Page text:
• Computational models for the diagnosis of aortic aneurysms
Friday, 18 September, 2020
IQS Tech Transfer

Instantánea de la simulación de interacción fluido-estructura realizada
Snapshot of the fluid-structure interaction simulation

Aorta aneurysms are an irreversible progressive dilation of the aortic wall that can cause the rupture or dissection of the vessel, resulting in a catastrophic loss of blood that can be fatal. There are two possible surgical treatments: open surgery, where the area affected is replaced by a synthetic tube, or endovascular repair, where a covered stent, implanted through a catheter, re-channels blood flow. In both cases, the treatment can be worse than the disease. Therefore, patient management and risk stratification are critical, especially in the ascending aorta where endovascular repair is not viable.

According to current guidelines, the maximum aneurysm diameter is the only criterion accepted as a clinical predictor for the risk of rupture. However, abnormal fluid dynamics in the ascending aorta has been widely reported as a possible source of progression of aneurysms and understanding this factor could improve the risk evaluation for patients.

Dr Ramón Pons recently defended his doctoral thesis, Computational analysis of the fluid dynamics in the ascending aorta in patients with Marfan syndrome, in this area, supervised by Dr Jordi Martorell, a professor in the Chemical Engineering and Materials Science Department and the coordinator of the Vascular Engineering and Biomedicine Research Group - GEVAB at the IQS School of Engineering.

Dr Pons’s did his thesis in collaboration with the Vall d’Hebron Hospital and the Barcelona Supercomputing Center - BSC.

This research has simulated the fluid dynamics of the thoracic aorta to a high degree of accuracy in healthy control subjects and patients with Marfan syndrome in order to correlate fluid dynamic alterations with the progression of aneurysms. Fluid-structure simulations based on clinical images have been used, and fluid-dynamic markers, such as vorticity or shear stress, have been extracted which have served to stratify the patients.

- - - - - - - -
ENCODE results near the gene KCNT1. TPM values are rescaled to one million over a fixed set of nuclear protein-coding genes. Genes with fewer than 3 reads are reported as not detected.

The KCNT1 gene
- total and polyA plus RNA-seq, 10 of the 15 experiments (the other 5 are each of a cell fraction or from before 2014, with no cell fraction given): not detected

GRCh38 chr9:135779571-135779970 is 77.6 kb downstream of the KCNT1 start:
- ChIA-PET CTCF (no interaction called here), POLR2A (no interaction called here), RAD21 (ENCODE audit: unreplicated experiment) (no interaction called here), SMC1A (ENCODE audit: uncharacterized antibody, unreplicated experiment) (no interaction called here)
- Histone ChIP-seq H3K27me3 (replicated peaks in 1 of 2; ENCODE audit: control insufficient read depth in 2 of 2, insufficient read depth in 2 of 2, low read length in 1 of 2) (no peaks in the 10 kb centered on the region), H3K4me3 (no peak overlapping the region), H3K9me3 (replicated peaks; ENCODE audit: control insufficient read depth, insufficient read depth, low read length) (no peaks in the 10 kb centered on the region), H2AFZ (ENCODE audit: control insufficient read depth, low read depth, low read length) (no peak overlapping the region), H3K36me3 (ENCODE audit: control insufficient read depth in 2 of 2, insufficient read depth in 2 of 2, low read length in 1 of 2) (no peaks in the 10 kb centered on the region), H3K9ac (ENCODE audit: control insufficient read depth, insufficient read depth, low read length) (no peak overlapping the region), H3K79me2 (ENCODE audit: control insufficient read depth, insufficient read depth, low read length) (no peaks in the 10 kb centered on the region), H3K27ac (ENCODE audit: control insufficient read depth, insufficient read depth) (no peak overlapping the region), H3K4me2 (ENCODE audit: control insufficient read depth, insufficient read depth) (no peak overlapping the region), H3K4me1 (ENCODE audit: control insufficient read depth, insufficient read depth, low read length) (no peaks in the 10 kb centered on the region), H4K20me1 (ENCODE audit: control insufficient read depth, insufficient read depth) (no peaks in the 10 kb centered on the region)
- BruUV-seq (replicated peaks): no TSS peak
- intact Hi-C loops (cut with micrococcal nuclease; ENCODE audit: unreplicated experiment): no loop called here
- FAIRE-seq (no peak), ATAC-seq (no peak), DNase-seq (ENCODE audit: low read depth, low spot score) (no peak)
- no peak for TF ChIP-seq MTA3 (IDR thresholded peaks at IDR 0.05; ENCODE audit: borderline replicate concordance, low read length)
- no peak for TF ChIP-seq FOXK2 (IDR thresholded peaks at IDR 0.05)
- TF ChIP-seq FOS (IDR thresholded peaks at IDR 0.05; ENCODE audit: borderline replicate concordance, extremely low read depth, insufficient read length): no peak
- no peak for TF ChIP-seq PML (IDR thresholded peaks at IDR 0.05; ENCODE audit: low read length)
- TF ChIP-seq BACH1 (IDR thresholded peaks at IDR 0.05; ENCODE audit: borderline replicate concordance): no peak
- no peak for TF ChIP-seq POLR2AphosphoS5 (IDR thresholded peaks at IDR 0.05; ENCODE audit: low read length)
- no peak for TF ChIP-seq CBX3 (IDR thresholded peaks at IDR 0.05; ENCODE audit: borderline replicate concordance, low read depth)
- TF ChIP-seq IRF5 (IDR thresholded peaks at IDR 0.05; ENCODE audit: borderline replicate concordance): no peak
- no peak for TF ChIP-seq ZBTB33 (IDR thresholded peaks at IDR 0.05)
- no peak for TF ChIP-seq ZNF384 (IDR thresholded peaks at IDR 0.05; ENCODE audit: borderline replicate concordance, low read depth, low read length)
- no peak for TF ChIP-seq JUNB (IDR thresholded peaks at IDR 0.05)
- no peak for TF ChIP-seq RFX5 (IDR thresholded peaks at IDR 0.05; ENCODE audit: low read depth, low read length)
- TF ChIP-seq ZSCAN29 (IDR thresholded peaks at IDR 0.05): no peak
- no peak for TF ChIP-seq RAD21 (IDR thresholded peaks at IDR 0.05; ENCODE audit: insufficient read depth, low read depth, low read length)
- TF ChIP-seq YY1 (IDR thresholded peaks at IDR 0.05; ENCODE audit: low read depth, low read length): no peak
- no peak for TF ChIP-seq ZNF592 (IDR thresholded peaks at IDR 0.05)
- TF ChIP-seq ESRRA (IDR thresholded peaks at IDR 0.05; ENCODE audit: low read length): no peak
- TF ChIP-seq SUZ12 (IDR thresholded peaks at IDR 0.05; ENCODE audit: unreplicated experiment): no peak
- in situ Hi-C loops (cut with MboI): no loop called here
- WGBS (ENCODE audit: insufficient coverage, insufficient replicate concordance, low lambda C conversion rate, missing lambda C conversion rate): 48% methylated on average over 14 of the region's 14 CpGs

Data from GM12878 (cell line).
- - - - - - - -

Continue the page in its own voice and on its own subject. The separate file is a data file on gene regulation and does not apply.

FSI simulations as a support for medical solutions

This computational model can help to personalise the medical solutions for this disease in the future. The platform designed and developed by Dr Pons is able to conduct fluid-structure interaction (FSI) simulations with the specific contour conditions for each patient. Dr Pons has used data from patients with Marfan syndrome, a genetic disease that affects the connective tissues and causes aortic aneurysms.

The geometric models have been segmented with SolidWorks®, the data have been processed with MATLAB®, and the simulations have been made with ALYA, the simulation code for high-performance computational mechanics, which was provided by the BSC.

In addition, the team designed an in vitro system that can expose human aortic endothelial cells to a fluid-dynamic environment that imitates the environments observed in medical simulations and images.

The study concludes that the binding of the wall in the simulations is essential to obtain accurate results similar to the ones observed in clinical images. Additionally, the research has obtained one dimensionless parameter – the ratio of sheer stresses (or the ratio of how difficult it is to rotate the fluid and how difficult it is to move forward) – as a potential marker to stratify the progression of the aneurysm in patients with Marfan syndrome.

 

Dr Pons’s thesis received funding through the IQS Grants programme for conducting doctoral theses.
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